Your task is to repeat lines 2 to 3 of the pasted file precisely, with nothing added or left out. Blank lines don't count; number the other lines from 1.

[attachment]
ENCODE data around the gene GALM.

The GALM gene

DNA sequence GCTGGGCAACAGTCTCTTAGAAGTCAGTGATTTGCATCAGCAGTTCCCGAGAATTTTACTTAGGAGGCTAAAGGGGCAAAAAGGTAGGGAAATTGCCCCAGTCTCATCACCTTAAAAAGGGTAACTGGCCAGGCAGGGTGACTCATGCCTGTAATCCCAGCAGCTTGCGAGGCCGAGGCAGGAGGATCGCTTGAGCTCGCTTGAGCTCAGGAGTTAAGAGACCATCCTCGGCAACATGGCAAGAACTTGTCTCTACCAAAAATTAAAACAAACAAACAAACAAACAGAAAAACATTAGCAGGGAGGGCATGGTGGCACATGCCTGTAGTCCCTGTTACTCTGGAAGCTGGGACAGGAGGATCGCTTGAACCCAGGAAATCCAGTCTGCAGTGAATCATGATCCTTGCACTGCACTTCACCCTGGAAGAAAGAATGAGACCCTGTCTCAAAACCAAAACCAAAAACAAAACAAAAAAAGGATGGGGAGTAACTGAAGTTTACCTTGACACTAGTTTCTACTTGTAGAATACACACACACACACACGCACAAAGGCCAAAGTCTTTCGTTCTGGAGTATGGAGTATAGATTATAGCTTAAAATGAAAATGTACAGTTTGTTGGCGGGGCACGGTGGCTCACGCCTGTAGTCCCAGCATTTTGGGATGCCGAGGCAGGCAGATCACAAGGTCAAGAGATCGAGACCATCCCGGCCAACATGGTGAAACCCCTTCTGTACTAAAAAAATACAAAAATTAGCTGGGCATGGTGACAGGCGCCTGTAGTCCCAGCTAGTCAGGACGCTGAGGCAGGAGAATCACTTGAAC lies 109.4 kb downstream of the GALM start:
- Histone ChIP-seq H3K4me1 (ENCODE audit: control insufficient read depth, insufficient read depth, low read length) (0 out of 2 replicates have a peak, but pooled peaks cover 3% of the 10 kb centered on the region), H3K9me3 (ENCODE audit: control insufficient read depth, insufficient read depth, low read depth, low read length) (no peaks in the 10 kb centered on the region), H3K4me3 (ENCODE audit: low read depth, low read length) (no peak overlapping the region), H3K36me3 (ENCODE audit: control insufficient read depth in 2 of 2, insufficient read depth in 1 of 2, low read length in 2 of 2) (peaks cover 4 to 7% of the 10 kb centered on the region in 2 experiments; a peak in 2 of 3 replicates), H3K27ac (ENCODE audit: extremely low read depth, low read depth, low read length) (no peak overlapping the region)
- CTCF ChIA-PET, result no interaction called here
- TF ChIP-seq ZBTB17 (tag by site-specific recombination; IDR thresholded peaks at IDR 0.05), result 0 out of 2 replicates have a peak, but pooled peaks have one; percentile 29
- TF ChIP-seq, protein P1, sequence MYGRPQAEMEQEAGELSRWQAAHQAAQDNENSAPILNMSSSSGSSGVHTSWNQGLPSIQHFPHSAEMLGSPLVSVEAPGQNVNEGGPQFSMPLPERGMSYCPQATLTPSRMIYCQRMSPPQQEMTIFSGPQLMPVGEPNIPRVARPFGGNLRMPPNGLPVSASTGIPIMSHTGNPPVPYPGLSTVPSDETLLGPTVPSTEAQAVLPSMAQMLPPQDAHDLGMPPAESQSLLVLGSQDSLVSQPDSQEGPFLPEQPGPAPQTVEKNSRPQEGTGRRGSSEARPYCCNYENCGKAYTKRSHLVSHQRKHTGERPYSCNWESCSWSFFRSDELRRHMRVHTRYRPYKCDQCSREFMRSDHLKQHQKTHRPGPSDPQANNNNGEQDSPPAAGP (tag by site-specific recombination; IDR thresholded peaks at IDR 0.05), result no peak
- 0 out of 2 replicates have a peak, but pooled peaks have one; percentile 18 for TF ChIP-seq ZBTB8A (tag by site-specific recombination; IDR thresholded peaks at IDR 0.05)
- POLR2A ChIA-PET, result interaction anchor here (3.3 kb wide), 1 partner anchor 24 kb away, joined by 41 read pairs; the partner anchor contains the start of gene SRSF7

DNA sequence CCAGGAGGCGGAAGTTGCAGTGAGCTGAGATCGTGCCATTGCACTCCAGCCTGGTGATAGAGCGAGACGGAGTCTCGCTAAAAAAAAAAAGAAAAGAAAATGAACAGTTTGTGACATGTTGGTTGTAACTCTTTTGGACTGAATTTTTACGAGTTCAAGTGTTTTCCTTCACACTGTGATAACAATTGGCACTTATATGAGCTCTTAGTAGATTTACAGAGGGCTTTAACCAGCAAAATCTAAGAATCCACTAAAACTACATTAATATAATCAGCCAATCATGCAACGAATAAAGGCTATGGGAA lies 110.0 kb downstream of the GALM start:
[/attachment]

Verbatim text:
The GALM gene

DNA sequence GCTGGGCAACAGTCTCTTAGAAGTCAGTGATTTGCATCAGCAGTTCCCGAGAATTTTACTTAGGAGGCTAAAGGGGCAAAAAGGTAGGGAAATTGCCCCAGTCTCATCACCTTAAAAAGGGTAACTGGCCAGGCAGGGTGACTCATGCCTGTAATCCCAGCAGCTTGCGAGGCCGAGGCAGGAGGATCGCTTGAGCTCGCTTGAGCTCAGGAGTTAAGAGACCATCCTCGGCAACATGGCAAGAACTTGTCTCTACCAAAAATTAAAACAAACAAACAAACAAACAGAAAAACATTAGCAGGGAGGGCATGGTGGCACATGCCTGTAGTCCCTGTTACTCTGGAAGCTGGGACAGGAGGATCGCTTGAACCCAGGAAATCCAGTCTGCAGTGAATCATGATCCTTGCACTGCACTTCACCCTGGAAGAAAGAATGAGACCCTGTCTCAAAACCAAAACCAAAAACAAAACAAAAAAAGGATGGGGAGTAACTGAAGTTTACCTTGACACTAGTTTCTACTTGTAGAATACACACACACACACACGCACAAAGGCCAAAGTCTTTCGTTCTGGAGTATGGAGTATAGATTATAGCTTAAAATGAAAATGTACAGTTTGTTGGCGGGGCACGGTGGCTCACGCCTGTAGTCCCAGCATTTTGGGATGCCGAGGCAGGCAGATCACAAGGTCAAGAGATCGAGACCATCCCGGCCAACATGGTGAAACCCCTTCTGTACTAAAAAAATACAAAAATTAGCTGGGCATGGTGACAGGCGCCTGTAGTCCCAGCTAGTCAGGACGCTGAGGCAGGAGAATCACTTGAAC lies 109.4 kb downstream of the GALM start: